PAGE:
Penny Foley:
It’s important to remember that in most government markets around the developed world, there is negative yield – in fact, nearly 70% of the global fixed income market trades with yields of 2% or lower – so whether you’re getting high teens or mid-teens in Brazil or low teens in South Africa, there are some very attractive carry opportunities in emerging markets.

Given the number of challenges Brazil has encountered recently, is it still a country that investors should be watching?


Penny Foley:

Brazil is an interesting opportunity in the sense that the market has priced in a lot of the negative news. But there is still a lot of work to be done in Brazil in terms of policy changes to really improve the situation.

David Robbins:
As Penny mentioned, on the sovereign side Brazil really needs to solidify and improve its fiscal situation, which is a challenging prospect given the scandals facing the political and business arenas. As a result, we’ve seen continued spread widening in Brazil to the point where Brazil trades at cheaper levels than some single B credits.

Brazilian corporate spreads have widened out dramatically in some commodity names that used to be high quality investment grade credits several years ago. So we think that there are going to be tremendous opportunities on the corporate side in Brazil eventually.

It will take a while for stabilization in the political situation or an improvement in economic policy to really have a big impact on Brazil. Regardless, our sense is that Brazil is a credit worth watching as it could present significant opportunities next year as Russia did in 2015.

How do rising rates impact emerging market debt?

David Robbins:

The Fed issued an overall consensus statement, a generally dovish hike, which was very well telegraphed. A lot of emerging market central banks have been preparing for this. And it’s really a function of the path that they take from here. Emerging market debt offers a yield cushion, particularly relative to other developed markets, so similar to this year (2015), we think that should help mitigate the impact of rising rates. Plus the starting point for spreads is around 60 basis points wider than it was at the start of 2014. Also, if the Fed is responding to stronger growth, that benefits emerging markets, particularly countries like Mexico. But if they hold off on future hikes due to growth fears or deflationary concerns, the markets won’t take that well.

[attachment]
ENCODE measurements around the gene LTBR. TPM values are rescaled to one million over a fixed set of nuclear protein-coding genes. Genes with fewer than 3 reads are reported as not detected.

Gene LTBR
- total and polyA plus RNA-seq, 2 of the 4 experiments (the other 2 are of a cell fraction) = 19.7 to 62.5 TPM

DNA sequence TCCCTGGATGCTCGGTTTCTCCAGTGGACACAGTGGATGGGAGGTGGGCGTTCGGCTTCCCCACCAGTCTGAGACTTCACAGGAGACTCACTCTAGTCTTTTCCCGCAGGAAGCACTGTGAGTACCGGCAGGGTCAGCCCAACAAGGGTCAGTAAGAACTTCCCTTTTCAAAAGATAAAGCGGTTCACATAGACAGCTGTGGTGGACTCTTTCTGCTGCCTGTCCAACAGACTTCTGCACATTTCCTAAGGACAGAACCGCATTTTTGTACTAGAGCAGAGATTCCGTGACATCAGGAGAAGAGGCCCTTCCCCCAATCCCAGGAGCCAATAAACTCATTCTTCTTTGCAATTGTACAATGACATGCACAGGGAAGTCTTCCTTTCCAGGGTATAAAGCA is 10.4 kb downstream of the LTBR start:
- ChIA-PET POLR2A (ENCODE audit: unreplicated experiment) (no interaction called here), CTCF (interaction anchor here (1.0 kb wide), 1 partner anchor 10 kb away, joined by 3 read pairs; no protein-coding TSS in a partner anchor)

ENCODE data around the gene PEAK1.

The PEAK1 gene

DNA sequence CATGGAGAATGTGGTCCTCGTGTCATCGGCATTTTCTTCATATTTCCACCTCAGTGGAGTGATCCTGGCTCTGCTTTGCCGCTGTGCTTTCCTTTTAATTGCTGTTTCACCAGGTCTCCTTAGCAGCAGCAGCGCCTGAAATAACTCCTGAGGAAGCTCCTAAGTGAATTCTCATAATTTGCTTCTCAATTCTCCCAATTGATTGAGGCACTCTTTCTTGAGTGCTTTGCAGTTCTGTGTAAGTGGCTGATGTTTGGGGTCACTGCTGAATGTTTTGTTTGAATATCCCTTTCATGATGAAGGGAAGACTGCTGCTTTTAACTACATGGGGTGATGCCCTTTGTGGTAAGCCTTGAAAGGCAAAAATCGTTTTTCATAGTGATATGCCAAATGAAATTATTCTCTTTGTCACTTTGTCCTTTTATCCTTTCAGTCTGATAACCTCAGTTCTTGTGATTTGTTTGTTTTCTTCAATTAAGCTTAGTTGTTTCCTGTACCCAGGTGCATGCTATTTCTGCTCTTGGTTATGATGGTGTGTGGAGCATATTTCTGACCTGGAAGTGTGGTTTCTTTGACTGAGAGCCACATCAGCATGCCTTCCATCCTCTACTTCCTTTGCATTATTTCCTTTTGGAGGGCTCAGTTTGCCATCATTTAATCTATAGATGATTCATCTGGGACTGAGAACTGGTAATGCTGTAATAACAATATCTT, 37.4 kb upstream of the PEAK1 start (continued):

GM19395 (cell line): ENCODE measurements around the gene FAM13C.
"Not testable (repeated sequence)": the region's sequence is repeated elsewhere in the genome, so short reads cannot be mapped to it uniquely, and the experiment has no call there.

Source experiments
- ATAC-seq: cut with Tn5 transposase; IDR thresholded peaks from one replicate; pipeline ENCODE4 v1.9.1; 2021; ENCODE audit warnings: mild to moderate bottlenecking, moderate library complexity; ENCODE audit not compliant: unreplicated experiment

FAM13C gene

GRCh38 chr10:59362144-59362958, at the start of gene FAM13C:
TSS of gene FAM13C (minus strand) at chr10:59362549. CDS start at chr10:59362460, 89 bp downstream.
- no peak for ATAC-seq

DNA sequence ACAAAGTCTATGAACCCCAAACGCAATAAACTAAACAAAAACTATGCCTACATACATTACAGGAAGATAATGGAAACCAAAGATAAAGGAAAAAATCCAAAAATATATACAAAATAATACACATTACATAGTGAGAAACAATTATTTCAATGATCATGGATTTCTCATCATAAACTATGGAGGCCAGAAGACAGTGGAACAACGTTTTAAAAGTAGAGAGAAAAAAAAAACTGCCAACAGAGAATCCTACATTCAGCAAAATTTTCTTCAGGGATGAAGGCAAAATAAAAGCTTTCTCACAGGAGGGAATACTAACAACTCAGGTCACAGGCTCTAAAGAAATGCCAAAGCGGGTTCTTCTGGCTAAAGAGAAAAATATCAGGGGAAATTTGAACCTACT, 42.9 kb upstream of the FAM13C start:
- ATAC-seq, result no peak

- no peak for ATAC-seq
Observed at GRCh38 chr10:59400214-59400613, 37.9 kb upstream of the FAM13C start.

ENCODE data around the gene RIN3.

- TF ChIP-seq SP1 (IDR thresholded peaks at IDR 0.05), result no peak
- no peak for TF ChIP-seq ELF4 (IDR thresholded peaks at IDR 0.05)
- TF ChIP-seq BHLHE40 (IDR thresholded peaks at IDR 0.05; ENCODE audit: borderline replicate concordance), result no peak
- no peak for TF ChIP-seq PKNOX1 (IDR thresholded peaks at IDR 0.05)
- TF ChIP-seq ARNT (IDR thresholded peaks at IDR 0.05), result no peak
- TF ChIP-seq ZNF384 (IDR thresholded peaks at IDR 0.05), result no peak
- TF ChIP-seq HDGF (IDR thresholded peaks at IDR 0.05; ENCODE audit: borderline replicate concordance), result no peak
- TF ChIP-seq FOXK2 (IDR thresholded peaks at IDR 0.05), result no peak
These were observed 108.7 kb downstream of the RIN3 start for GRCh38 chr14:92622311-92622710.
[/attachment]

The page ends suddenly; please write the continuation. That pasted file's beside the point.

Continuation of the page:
What are the biggest risks to the market?

Penny Foley:
Some of the major risks in the market go hand in hand – Chinese growth and commodity demand for example. Chinese growth continues to be a significant driver of commodity demand and demand in general, so the pace of Chinese growth is a significant risk.

On that note, it is important to remember that oil is more of an operating input and therefore more responsive to changes in supply and demand dynamics. Oil prices are likely to be choppy in the next two to three months as Iranian exports increase. However, we do expect that we could see more strength around the oil price going into the second half of the year on the back of increased financing stress in the shale oil sector (particularly in light of the fact that some producers currently benefit from price hedges struck at higher prices in the second quarter of 2015 and which roll off in the early part of 2016).

We also think we will see a marginal improvement in growth on the demand side at some point over the next six months. So we see oil and oil-related credits as perhaps interesting investments as we move through 2016.

David Robbins:
In addition, liquidity and capital flows are critical issues going forward. On the liquidity front, the EM market is very broad, and includes both high-quality investment-grade credits and high-yield credits. There is ample liquidity in the high-grade portion of the market, but where you see the illiquidity generally is in the high-yield portion of the market. So it’s important to consider individual credits carefully, in terms of position sizing and when to exit a trade. You can’t always wait until your target price to sell and you have to be prepared for greater price volatility in light of smaller balance sheets on the street.

Given thin liquidity in various parts of the market, flows matter even more. And you have to pay attention not only to the direction of flows, but to who’s invested where. We pay a lot of attention to the percent of foreign ownership in local markets and the strength of the local investor base. We also monitor U.S. high yield flows, as negative sentiment in that market can spill over into emerging markets. We, however, tend to find that those environments also present opportunities. If we feel like the market is getting frothy, we would generally look to ramp up cash levels and take advantage of technical-related selling.